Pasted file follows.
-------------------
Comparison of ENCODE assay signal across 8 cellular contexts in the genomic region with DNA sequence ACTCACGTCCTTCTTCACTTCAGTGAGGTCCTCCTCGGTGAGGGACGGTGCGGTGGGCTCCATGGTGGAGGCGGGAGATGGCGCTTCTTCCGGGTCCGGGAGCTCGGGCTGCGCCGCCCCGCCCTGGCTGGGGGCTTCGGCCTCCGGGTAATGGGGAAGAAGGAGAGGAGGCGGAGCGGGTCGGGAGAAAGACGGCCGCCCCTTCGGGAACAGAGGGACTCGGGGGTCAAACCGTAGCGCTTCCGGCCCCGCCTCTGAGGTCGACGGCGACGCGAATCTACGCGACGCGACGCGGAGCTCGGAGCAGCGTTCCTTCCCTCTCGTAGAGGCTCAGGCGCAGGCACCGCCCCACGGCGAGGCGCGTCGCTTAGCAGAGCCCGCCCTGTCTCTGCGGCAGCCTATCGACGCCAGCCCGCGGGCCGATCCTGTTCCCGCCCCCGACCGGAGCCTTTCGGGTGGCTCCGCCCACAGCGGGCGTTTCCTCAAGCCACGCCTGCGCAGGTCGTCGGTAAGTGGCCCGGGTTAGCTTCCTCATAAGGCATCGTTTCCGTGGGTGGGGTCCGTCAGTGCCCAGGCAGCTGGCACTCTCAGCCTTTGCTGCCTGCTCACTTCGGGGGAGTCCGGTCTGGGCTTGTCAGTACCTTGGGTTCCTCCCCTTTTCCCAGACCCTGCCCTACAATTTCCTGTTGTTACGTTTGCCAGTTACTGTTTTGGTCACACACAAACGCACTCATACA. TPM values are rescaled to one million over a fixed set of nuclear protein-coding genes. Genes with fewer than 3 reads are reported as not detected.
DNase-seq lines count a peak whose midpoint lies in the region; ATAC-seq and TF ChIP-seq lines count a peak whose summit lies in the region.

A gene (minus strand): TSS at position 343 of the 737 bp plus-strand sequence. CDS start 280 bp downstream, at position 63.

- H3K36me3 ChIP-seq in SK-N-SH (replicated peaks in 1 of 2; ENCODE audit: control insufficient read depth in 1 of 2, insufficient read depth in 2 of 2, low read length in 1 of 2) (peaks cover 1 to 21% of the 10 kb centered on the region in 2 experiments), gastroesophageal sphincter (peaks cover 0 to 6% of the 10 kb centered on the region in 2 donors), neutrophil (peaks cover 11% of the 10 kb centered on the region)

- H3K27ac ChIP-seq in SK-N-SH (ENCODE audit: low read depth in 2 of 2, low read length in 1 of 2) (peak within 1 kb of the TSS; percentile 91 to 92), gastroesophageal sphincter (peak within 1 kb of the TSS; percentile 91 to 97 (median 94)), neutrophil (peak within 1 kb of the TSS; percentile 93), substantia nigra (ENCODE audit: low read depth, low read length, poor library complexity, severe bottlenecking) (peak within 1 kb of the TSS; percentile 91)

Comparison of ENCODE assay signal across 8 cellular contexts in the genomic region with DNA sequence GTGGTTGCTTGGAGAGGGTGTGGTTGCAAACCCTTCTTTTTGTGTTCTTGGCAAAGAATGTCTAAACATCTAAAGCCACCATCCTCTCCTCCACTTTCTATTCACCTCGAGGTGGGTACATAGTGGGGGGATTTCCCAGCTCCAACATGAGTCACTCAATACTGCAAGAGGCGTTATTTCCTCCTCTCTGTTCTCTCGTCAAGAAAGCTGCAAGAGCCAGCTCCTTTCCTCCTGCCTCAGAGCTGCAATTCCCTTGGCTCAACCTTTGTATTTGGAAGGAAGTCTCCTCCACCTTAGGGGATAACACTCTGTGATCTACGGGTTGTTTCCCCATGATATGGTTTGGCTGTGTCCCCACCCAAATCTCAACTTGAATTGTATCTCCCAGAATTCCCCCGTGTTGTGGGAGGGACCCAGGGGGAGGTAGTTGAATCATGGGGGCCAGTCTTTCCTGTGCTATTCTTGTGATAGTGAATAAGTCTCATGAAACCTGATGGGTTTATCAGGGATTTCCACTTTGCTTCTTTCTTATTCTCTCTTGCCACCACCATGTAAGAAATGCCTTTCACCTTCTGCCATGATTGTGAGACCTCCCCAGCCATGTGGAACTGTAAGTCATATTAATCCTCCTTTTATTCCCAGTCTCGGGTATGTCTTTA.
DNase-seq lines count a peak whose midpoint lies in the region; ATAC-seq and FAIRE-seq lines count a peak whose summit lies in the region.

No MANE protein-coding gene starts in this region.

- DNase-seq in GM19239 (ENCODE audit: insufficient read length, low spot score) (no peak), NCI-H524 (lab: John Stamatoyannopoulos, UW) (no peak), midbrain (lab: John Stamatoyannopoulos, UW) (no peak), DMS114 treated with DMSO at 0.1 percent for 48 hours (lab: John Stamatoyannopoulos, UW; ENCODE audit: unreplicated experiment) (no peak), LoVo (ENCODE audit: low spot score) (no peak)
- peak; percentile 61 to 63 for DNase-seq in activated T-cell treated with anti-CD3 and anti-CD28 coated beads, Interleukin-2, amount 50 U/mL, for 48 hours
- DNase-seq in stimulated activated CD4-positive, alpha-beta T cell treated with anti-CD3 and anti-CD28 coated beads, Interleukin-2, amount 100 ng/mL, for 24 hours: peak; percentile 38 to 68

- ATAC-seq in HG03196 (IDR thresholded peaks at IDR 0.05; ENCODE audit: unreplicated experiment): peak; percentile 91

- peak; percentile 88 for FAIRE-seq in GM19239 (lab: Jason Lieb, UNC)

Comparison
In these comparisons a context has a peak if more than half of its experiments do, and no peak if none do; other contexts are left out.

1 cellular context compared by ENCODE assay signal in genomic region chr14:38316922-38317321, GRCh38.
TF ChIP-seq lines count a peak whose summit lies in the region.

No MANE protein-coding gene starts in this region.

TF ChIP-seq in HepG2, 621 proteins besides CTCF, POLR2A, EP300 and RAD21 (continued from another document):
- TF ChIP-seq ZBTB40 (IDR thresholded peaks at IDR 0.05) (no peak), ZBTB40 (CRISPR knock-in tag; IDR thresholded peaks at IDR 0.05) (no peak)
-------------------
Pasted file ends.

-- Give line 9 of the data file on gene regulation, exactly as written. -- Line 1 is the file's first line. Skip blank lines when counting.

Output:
- DNase-seq in GM19239 (ENCODE audit: insufficient read length, low spot score) (no peak), NCI-H524 (lab: John Stamatoyannopoulos, UW) (no peak), midbrain (lab: John Stamatoyannopoulos, UW) (no peak), DMS114 treated with DMSO at 0.1 percent for 48 hours (lab: John Stamatoyannopoulos, UW; ENCODE audit: unreplicated experiment) (no peak), LoVo (ENCODE audit: low spot score) (no peak)